In World War I, only one in 20 of those killed were civilian non-combatants, but in World War II, about half the dead were civilians. This appalling realty was mainly the work of bombers. Rather than endorse this sort of violence and send the message to our youth that it is cool to bomb, let's select something more civilized and humane for Baltimore's football team.
Is Dixon a hero or isn't he?
Two things I have long since quit doing: judging products and politicians by their labels alone (since both can be equally misleading or downright deceiving), and looking for new heroes to replace my fallen ones on the empty pedestals cluttering up my basement. I guess F. Scott Fitzgerald was right when he said: 'Show me a hero and I will write you a tragedy." While there is nothing disgraceful about it, our recently departed delegate, Richard N. Dixon, who has responded to a "higher calling," fits neatly into both categories.
Whether or not he qualifies as a full-fledged hero, depends, of course, on whom you ask in Carroll County. True, he may have marched (or tiptoed) under the Democratic banner since 1982, but to call him a traditional Democrat would be as paradoxical as labeling Pat Buchanan a "free trader." That Mr. Dixon is, in reality, a "closet Republican" is of little or no consequence. Obviously, the governor wasn't bothered by it.
Mr. Dixon's formula for success is, as he will gladly tell you, a simple one: Vote the way your constituents want, irrespective of your personal views or what your conscience dictates. No wonder so many of his victories were "landslides," except for the last election, which he won by a much slimmer margin than usual.
Conceivably, he might even have found himself in the losing column -- and not be sitting where he is today -- had he voiced his opinion favoring (for the first time) a charter form of government during the campaign, rather than when he was on his way to his new job "on the bay."
Isn't it amazing that it took him 14 years to come to that realization? It must have hit him like a lightning bolt. I know it bolted me when I read it.
In closing out "his books" as a delegate, he apparently had some unfinished business to tend to with the commissioners. It was reported in the paper that he and the rest of the delegation were somewhat irked over the fact that the commissioners had not consulted with them before raising the "piggyback" income tax.
Maybe it was just a coincidence that the entire delegation then vetoed nearly every one of the initiatives that the commissioners had come up with for easing the financial crisis the county is in. But Mr. Dixon reserved his "nastiest nasty" for the Democratic Central Committee, whom he lambasted from his palatial office for not selecting the person he had hand-picked as his successor.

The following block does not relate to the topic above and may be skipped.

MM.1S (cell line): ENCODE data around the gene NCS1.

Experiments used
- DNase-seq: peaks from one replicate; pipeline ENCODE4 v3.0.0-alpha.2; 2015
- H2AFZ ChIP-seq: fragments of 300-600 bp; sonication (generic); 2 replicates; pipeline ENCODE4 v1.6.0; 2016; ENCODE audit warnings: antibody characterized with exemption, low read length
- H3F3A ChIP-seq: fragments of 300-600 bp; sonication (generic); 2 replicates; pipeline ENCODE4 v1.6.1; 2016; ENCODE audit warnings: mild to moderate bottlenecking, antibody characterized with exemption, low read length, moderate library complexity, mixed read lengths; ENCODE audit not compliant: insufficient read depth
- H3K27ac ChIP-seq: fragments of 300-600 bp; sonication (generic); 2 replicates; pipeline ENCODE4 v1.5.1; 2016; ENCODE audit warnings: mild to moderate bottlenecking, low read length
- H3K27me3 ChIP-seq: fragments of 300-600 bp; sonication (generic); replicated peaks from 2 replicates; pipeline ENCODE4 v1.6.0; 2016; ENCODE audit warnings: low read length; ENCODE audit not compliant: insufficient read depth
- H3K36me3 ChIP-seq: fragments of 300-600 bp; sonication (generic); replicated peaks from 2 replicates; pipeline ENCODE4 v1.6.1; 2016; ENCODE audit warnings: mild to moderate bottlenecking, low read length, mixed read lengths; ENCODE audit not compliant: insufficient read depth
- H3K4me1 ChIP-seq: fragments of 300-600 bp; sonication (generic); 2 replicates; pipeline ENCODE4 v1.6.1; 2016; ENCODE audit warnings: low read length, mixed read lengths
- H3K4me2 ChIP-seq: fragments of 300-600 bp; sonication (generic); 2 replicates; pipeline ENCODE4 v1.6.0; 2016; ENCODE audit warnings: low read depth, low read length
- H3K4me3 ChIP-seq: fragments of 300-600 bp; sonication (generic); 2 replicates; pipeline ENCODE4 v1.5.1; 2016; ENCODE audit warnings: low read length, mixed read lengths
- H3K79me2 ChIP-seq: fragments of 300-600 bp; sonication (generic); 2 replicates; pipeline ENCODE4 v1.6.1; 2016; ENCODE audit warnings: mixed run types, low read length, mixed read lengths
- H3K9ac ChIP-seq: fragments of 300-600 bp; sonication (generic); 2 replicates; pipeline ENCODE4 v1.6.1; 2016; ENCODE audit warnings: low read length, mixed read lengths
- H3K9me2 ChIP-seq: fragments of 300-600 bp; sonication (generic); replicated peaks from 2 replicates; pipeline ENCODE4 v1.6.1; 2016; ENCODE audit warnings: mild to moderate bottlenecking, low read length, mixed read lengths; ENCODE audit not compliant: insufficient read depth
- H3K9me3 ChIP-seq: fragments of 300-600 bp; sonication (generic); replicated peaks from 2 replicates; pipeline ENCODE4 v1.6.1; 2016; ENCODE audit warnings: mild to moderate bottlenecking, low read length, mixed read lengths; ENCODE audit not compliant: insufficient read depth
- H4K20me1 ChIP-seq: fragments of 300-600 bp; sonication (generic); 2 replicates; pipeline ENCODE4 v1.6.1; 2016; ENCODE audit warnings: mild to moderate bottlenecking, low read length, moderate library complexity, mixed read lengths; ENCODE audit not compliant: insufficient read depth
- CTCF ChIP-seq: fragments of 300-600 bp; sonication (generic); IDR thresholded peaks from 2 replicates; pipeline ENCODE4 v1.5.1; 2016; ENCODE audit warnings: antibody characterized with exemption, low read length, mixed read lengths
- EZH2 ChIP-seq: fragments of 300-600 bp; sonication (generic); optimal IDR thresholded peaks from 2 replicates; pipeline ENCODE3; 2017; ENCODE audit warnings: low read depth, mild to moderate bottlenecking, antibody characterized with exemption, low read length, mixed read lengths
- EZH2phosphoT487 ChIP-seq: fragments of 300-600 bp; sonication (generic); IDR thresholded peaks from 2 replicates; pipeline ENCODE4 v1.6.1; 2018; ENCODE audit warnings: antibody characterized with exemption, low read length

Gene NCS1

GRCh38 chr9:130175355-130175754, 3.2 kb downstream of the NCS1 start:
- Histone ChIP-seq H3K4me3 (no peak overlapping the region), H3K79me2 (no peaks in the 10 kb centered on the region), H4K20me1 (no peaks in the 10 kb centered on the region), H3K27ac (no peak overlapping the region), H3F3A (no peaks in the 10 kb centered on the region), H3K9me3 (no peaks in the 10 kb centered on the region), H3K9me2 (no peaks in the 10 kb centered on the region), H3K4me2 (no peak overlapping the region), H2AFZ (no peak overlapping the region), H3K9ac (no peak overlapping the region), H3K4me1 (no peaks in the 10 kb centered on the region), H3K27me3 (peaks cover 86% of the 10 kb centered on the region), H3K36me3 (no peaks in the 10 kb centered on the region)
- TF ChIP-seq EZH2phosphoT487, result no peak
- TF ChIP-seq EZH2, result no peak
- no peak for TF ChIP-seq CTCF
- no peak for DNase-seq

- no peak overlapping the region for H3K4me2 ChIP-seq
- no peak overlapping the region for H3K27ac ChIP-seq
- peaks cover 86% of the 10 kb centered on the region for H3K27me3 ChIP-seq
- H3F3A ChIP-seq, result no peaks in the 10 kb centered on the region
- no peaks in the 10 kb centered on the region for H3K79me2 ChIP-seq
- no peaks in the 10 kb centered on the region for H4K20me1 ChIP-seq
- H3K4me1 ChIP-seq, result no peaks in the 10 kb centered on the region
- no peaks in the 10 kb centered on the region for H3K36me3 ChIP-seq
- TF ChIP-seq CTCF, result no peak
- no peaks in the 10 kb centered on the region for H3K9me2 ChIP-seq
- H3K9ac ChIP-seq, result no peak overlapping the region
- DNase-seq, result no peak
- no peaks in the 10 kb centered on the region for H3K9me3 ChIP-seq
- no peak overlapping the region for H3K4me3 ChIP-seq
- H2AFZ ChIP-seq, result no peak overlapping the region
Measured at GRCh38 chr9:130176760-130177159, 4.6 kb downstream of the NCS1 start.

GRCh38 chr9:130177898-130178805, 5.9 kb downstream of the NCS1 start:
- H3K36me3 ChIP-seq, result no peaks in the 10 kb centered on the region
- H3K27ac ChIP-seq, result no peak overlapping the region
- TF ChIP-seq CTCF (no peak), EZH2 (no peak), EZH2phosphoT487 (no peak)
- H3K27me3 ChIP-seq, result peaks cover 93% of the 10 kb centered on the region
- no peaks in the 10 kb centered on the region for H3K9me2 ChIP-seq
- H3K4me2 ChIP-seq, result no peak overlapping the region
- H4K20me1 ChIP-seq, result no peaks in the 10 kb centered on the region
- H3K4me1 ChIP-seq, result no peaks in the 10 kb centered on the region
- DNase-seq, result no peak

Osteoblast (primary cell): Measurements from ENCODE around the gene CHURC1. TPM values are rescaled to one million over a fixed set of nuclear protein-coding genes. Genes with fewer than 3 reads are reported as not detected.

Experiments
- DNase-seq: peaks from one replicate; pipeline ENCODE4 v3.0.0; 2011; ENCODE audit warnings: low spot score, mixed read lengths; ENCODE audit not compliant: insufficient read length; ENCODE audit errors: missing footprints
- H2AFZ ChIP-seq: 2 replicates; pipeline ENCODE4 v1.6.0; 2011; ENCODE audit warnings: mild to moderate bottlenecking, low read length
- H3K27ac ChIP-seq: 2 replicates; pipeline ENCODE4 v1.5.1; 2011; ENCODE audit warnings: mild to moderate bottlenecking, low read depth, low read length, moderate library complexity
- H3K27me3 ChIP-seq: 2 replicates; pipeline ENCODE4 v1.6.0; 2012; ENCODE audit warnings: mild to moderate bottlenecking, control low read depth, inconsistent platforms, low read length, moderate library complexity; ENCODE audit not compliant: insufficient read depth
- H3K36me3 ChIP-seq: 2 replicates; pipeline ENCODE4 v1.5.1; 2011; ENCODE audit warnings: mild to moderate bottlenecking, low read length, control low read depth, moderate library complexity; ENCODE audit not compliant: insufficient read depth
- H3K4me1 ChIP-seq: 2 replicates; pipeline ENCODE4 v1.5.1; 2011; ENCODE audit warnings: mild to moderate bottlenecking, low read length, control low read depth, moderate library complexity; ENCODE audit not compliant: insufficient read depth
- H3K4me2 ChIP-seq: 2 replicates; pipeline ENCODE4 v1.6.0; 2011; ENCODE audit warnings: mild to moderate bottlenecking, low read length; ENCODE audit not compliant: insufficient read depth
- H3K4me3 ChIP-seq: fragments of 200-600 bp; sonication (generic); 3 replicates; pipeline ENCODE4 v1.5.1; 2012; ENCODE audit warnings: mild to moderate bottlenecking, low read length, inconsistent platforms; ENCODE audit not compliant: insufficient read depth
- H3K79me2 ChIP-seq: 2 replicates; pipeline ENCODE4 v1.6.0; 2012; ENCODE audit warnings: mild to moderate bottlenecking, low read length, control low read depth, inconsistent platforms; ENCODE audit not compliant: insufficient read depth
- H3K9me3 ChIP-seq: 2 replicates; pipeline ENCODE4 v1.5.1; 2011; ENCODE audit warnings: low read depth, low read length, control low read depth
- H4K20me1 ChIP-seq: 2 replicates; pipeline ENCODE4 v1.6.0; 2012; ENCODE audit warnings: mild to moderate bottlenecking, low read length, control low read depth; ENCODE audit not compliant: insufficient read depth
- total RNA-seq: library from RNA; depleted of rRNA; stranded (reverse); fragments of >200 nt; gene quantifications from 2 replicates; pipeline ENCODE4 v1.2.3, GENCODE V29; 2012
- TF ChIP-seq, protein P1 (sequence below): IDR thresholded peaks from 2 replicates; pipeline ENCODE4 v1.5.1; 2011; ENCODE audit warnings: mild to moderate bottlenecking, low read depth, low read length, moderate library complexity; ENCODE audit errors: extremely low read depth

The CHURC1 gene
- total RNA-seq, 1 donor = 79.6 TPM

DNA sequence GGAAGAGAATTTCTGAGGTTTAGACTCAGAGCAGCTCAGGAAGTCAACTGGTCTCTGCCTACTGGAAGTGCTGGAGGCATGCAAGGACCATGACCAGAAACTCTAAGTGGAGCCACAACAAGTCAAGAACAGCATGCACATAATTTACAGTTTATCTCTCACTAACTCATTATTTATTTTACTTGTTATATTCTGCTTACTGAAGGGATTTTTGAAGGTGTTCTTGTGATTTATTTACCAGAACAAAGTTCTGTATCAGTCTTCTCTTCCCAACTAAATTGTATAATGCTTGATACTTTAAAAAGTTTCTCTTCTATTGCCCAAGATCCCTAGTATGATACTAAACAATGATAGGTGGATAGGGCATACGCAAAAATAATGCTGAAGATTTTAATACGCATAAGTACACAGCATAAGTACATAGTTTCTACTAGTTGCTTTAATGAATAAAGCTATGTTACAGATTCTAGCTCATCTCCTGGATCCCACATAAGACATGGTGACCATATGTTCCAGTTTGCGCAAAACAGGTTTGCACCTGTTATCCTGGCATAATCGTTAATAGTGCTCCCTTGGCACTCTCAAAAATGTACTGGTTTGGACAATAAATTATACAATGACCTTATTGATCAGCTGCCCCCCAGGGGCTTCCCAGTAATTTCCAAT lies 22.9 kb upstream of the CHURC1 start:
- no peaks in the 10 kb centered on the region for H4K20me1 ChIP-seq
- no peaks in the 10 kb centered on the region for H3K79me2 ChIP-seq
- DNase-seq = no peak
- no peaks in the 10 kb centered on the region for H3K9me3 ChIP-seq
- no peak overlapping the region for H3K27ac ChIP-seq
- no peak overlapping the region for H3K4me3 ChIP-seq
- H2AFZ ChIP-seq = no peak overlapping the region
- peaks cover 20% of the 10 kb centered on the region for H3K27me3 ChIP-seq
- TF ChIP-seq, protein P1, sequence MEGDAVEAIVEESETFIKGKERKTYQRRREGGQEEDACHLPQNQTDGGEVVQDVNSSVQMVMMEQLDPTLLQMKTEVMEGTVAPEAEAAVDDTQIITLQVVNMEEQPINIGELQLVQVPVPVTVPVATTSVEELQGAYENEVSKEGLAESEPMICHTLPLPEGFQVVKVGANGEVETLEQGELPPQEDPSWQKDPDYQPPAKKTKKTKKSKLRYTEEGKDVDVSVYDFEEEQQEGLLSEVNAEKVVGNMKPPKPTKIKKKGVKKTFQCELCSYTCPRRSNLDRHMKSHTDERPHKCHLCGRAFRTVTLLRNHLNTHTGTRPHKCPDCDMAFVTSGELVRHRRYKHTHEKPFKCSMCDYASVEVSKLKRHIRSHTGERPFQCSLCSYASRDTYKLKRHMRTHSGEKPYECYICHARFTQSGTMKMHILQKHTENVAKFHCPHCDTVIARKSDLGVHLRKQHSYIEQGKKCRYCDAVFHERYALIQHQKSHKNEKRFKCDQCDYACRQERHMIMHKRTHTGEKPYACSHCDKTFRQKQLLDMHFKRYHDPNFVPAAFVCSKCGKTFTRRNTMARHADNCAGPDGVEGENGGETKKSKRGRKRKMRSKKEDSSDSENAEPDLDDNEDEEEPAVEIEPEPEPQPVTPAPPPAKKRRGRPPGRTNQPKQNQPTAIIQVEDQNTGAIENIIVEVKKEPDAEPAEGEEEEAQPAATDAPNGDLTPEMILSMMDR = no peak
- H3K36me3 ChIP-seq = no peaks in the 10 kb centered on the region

There is no disputing that he served the county well over the years, that he is as honest as "the day is long," and that he deserves all the "kudos" and accolades that were heaped upon him as he exited the scene. I only wish he could have left in a little more graceful manner....
Whether or not you agree with Richard Dixon, one thing is very clear. He had very strong support in Carroll County, which was evident in the 1994 election. Although there were many things he did that others and I did not agree with, he did vote as his constituents wanted. He earned a leadership role in the House of Delegates even though he did not always vote as the Democratic leadership wanted. His conservative positions often raised the question of whether he was a Democrat or just a Republican in disguise.
Mr. Dixon earned the respect of his colleagues in Annapolis and he deserved no less from the Democratic leadership in Carroll. By choosing to send the names of two liberals, they have thumbed their noses at Mr. Dixon and the citizens who elected him.
It is understandable that the Democratic Central Committee would not be able to decide between David Brauning, a conservative, and either Cynthia Cummings or Ellen Willis, who are "considered liberal by Carroll County standards," (The Sun, Feb. 18). However, to have sent Mr. Brauning's name with the name of either of the other two women would have at least acknowledged that the political base in Carroll is conservative and should be given just consideration. It would have also acknowledged Mr. Dixon's opinion as to his replacement. As it was, the committee could not even decide which liberal candidate to recommend.
The Democratic Central Committee has finally achieved what it has been unable to do through the electoral process, to have a liberal Democrat in the House of Delegates. If the people vote as they have in the past, then the Democratic leadership has taken a giant step towards ensuring little support from conservative Democrats in Carroll. I also have no doubt that there will be little, if any, crossover from the Republican side to support a liberal Democrat in 1998.
W. David Blair
Pub Date: 3/10/96